Tidbit Foods Prosciutto Di Parma DOP 100g

$9.99 ea
 
  • Tidbit Foods Prosciutto Di Parma DOP | Harris Farm Online
  • Tidbit Foods Prosciutto Di Parma DOP | Harris Farm Online
 

Tidbit Foods Prosciutto Di Parma DOP

The history and region of Prosciutto di Parma production are what set it apart from other prosciutti in the world. Since Roman times, this geographically protected food has been world renowned for its delicately salty, yet uniquely sweet flavor and buttery texture.

Although many food lovers are learning how to cure their own prosciutto, including chefs, Prosciutto di Parma still sets the standard. In Parma, making prosciutto is part of an age-old tradition passed on from generation to generation and many of the methods used thousands of years ago have remained the same.

Despite thousands of years of curing, Prosciutto di Parma has always been 100% natural, containing no additives, preservatives or hormones. Aged twice as long as many other prosciuttos, Prosciutto di Parma creates a depth of flavor. There’s no prosciutto with the same delicate, savory-sweet taste and buttery texture.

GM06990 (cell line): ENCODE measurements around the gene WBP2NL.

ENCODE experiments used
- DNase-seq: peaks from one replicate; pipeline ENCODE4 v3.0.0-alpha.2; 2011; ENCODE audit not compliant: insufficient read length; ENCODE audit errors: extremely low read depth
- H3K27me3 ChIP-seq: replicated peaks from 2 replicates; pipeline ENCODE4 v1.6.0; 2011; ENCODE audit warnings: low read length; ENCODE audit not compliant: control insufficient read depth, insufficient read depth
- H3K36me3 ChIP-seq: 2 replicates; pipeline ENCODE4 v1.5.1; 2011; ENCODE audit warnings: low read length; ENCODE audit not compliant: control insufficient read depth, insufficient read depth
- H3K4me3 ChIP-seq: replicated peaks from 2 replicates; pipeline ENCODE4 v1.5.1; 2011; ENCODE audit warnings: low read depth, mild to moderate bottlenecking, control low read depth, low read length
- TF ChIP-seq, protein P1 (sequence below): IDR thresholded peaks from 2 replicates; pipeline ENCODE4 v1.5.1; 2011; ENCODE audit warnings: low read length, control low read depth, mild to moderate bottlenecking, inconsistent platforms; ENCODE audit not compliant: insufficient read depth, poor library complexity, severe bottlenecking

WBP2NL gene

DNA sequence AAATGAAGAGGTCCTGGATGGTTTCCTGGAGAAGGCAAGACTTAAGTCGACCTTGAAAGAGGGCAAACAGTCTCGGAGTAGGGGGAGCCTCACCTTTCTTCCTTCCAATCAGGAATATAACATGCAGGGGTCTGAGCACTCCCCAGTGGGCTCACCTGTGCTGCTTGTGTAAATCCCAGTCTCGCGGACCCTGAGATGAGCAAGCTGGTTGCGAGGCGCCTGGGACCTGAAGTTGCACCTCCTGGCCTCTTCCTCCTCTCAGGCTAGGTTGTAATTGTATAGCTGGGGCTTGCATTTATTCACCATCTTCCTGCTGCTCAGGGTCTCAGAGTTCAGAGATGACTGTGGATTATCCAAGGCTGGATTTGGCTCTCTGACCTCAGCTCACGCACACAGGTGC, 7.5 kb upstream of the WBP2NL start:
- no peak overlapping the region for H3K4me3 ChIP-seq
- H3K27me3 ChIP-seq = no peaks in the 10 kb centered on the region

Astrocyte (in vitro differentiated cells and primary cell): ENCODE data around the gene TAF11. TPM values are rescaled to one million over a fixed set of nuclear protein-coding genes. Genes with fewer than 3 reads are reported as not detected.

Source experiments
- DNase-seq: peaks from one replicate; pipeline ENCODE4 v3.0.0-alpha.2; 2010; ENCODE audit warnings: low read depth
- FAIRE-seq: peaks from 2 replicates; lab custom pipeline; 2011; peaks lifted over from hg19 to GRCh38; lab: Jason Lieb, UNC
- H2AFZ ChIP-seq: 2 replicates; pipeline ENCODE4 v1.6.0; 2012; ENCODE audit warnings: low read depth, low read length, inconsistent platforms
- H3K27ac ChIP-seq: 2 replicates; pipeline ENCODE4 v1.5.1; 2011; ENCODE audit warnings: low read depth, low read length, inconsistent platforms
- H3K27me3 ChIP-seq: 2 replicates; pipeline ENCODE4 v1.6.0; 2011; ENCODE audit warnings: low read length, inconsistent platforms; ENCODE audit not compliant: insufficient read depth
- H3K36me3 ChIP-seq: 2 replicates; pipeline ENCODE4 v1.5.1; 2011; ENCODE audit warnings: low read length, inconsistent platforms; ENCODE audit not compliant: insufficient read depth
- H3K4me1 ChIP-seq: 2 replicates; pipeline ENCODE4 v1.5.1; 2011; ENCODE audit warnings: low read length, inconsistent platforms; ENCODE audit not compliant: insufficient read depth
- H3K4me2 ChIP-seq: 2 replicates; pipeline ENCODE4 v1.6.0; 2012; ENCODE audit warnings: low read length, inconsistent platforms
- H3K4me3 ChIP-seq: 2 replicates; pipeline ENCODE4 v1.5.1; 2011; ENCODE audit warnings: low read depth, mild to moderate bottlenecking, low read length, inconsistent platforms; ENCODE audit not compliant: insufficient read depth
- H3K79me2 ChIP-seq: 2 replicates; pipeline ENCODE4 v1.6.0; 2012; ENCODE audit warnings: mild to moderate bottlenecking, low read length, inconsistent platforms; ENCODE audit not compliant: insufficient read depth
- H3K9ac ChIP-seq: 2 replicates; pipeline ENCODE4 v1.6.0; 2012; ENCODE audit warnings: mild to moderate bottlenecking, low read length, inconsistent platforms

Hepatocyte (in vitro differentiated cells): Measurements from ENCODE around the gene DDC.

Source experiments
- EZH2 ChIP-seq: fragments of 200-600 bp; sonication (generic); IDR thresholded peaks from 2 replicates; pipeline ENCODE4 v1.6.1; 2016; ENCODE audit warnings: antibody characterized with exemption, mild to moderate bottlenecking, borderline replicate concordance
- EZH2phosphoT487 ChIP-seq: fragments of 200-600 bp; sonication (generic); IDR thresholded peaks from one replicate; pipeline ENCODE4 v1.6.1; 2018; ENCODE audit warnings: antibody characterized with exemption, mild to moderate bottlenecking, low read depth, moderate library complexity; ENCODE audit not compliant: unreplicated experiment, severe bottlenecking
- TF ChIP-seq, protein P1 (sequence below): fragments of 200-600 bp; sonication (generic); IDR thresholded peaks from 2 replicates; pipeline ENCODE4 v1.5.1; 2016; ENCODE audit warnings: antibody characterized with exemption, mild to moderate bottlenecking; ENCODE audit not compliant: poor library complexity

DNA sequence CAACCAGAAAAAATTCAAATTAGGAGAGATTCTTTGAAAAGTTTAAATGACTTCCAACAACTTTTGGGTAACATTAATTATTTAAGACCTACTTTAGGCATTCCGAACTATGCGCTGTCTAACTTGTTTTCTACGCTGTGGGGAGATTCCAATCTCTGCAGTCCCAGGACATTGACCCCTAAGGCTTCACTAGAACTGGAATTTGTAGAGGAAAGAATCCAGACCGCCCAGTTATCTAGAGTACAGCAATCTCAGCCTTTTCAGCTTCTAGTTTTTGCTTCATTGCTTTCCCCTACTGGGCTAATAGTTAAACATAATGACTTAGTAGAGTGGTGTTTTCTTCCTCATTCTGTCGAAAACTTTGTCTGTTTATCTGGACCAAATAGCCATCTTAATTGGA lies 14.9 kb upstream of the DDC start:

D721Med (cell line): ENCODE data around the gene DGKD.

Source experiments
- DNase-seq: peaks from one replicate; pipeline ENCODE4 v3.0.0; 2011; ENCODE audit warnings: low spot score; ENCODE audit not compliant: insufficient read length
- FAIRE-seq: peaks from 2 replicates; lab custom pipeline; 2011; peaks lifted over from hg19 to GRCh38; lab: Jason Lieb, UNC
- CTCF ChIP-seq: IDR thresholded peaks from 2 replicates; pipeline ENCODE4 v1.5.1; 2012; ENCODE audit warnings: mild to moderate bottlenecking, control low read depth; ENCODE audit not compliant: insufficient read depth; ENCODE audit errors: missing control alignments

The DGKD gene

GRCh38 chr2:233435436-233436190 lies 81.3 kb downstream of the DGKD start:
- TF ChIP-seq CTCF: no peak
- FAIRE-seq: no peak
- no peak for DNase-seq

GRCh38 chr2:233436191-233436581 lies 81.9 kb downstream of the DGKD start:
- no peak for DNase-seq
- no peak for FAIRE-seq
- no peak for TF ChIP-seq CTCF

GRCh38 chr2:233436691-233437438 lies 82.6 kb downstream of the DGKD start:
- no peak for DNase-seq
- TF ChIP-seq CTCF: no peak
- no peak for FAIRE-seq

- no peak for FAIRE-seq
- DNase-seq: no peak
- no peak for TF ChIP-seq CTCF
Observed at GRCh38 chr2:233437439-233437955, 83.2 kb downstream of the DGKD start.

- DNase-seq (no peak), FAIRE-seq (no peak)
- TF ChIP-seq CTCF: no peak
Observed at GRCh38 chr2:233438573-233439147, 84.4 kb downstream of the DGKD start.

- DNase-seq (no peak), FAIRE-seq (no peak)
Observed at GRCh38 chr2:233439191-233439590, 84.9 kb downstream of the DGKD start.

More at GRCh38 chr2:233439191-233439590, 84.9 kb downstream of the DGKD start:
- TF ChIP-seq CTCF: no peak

History of Prosciutto di Parma
Prosciutto di Parma was born in the ancient Roman times when Cato the “Censor” first mentioned the extraordinary flavor of the air-cured ham made around the town of Parma in Italy. At the time, the legs were left to dry, greased with a little oil and aged without spoiling, leading to a tasty meat with a pleasant flavor. The famous Italian ham even makes a cameo in the world’s first mock heroic poem by Alessandro Tassoni, La secchia rapita, published in 1622.

Where is Prosciutto di Parma from?
Emilia Romagna is one of the differentiating factors that set Prosciutto di Parma apart from all other hams. The rolling hills around Parma create an ideal environment that includes the Apennine Mountains, which offer crisp breezes that flow from the Adriatic Sea and a distinct microclimate that gives Prosciutto di Parma its uniquely sweet flavor. Emilia Romagna is also home to Parmigiano Reggiano and balsamic vinegar. Learn more about the region by planning a trip to an Italian prosciuttificio.

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